English Cocker Spaniel Description:
The exact origin of the English Cocker Spaniel is unknown. However, it is believed to be one of the oldest types of Spaniels which was brought to England almost five centuries ago. Until 1892, the Cocker Spaniel or the English Cocker Spaniel was regarded as the same breed as the Springer Spaniel. In the olden days, it was primarily used as a gundog used for flushing small game such as birds, rabbits etc. In fact, the breed derives its name from a bird named Cocker, since the breed is known to be adept at flushing out the bird.
The English Cocker Spaniel is a medium sized dog with a compact, athletic frame. It has a proportionate head with a keen expression; medium size, oval shaped eyes which are dark brown or hazel in colour; low set ears which are carried close to the head and are feathered; a black nose with flared nostrils; a strong, square muzzle; square lips which are black in colour with teeth which meet in scissors bite. This breed has a docked tail which is carried in line or slightly higher than the level of the back. It has short legs which strong boned, with straight forelegs and angulated hindlegs and catlike feet. This breed has a straight or slightly wavy and silky coat with short hair on the head, and hair of medium length covering the rest of the body. It has feathering on the ears, chest, legs and abdomen. The colour of the coat can be a solid colour like black, liver or various shades of red with a little white on the chest, or can also be parti-colours like white with black, liver or red; black and tan; liver and tan etc.
The English Cocker Spaniel is a gentle, playful and an obedient breed. It is excellent with kids as well as other pets, including dogs, and thus, makes for an excellent companion breed. It is friendly with strangers if socialized at an early age. This breed has a tendency to bark when it sense danger which makes it a good watchdog. Although easy to train, the English Cocker Spaniel is a sensitive breed which does not respond well to harsh training methods. A calm and consistent approach is required when training this breed. If exercised sufficiently, it is well suited to an apartment life but this active breed is more comfortable in large area.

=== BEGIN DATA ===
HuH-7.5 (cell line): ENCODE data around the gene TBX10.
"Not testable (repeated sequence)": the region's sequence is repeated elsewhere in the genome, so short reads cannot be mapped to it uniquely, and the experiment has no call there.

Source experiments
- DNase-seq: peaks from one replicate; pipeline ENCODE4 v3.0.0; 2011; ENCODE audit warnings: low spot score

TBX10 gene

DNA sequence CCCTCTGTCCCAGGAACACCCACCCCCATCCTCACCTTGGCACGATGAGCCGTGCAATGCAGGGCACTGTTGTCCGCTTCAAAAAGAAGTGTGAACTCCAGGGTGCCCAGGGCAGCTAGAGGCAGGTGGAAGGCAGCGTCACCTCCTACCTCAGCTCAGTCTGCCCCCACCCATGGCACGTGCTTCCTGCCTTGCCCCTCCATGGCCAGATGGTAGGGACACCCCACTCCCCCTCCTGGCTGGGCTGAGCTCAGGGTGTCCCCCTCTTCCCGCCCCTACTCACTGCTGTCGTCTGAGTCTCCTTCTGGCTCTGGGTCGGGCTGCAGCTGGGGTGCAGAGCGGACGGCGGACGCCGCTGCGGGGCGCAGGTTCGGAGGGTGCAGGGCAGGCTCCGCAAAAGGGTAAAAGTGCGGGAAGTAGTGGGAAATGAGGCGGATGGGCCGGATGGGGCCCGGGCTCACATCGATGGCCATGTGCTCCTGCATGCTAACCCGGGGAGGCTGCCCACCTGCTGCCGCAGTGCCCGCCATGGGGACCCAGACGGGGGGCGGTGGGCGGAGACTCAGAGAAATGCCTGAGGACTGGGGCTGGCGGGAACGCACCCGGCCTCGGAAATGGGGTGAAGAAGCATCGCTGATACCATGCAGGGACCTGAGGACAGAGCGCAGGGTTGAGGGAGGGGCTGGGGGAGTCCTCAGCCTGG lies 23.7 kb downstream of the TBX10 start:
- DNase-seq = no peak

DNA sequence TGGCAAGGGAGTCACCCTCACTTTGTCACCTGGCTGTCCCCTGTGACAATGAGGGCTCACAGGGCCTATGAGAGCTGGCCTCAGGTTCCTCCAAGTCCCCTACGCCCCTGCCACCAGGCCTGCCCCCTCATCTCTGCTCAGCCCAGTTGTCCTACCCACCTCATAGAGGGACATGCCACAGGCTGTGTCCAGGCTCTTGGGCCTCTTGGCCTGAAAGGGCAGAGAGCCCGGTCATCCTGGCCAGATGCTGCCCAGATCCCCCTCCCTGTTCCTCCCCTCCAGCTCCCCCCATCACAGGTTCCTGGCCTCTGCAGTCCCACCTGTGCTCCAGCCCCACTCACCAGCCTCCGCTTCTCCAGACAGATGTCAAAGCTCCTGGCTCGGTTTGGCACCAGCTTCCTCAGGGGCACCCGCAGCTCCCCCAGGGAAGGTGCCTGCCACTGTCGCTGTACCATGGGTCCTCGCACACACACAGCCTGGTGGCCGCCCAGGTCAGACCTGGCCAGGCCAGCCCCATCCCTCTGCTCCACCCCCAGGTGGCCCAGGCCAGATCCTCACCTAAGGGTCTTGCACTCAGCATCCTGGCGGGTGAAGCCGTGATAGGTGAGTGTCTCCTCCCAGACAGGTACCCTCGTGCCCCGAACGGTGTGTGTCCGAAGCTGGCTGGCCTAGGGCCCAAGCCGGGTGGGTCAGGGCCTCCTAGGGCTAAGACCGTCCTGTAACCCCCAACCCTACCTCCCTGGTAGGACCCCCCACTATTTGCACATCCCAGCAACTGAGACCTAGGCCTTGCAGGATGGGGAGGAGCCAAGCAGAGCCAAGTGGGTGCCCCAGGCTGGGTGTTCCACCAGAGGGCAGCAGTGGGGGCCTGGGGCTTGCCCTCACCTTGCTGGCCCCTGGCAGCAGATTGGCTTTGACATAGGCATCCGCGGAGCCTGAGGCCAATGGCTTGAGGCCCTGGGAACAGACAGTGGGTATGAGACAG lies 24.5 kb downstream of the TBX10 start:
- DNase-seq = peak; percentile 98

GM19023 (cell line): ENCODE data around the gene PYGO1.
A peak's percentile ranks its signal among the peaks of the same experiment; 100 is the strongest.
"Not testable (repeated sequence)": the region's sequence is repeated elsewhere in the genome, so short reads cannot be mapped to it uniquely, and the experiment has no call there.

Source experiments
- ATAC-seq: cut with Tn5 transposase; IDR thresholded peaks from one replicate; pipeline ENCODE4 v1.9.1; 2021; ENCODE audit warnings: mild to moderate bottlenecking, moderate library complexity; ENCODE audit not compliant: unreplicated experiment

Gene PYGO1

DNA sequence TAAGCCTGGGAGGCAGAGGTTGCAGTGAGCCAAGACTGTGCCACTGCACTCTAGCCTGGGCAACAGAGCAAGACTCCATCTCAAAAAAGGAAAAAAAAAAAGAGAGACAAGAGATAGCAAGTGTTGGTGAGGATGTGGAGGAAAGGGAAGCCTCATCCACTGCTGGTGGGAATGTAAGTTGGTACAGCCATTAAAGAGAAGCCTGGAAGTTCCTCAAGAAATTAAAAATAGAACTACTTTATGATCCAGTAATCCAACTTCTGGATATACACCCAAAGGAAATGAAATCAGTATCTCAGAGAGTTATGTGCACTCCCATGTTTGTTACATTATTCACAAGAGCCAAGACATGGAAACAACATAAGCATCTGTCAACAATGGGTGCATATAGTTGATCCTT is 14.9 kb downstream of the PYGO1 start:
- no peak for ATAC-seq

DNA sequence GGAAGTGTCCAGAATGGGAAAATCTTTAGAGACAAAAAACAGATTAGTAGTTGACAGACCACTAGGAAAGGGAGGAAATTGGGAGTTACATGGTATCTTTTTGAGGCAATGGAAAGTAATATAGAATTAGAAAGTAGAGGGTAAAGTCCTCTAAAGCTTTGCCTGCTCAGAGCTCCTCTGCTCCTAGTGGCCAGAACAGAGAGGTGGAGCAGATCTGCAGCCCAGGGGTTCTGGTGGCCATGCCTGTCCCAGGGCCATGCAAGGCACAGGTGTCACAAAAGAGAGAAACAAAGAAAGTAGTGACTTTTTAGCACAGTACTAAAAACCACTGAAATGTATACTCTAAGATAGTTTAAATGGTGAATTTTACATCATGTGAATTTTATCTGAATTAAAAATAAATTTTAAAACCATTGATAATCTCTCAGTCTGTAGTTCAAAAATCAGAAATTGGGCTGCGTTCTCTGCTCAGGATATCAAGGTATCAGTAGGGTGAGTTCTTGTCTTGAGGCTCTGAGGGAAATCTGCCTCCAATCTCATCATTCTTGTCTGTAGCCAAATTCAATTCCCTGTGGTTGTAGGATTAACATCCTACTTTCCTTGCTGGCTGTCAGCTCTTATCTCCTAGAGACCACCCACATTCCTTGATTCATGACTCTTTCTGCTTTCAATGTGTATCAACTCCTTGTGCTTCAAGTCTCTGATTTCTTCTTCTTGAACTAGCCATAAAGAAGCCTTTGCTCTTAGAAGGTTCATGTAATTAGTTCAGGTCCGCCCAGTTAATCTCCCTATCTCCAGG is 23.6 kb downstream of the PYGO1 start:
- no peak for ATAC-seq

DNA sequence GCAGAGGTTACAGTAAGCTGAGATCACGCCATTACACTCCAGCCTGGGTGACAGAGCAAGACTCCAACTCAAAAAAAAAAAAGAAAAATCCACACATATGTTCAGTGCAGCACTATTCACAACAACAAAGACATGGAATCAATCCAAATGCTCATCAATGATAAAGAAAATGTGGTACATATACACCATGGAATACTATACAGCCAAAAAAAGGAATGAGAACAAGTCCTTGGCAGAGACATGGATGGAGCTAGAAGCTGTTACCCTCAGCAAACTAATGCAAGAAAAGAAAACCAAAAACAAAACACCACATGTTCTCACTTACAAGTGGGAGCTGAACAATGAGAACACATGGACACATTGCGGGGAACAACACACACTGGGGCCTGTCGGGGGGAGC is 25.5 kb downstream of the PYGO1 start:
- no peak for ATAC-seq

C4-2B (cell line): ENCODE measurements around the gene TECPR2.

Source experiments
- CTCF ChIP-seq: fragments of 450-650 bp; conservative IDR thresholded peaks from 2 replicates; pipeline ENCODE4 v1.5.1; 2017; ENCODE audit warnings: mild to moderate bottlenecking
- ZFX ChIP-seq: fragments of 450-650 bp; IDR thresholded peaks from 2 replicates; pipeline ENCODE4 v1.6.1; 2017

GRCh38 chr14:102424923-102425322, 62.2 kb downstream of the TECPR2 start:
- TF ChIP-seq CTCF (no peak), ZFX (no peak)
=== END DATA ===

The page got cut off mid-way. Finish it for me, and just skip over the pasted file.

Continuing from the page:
Sables come as solids and parti-colours. The identifying characteristic of this colouring is an "overlay" of coloured hairs on a cream to red undercoat. This "overlay" is actually a layer of guard hairs that are interspersed with the undercoat. These guard hairs are generally longer than the undercoat (when left to grow out) and this gives the appearance of a darker colour "overlay" on portions of the dog. The undercoat can be from the lightest cream to the deepest red and the overlay (interspersed hairs) may be black, brown or red. On parti-colours, the overlay and undercoat are only on the parts of the dog that are coloured. The white areas are the same as on a regular parti-colour.
The colour of the overlay is the genetic base-coat colour of the dog and is the colour used to identify the dog:
- Black overlay = black sable
- Chocolate overlay = chocolate sable
- Red overlay = red (or clear) sable.
On a solid dog, the sable colouring is generally most noticeable on the face, ears and back. Sable parti-colours will only have the overlay on the coloured areas of the coat and the sable colour will be most noticeable when their dark markings are on the face, ears and back. Clear sables look just like a red, buff or red/white unless you really get them down and look for the lighter coloured undercoat. Many clear sables are incorrectly registered as breeders that are not familiar with the colour may not notice the subtle shading.
Puppies from a sable parent should be evaluated and their colour identified at birth as this may be when sable colouring is most noticeable. Sometimes a clear or regular sable puppy can be identified by the fact that they have offset "eyebrows", rather like a black/tan or brown/tan, except that the eyebrows are over the outside corners of the eyes instead of being over the inside corners of the eyes. It kind of looks like they have on light coloured eye-shadow above the outside corners of the eyes. For those of you that are interested in sable Cockers, you should keep in mind that the colouring of a sable dog can change dramatically with shedding, grooming and age. Since a regular "Cocker cut" trims a majority of the places where sable markings are at their darkest, an owner may not recognize their own dog after a good grooming!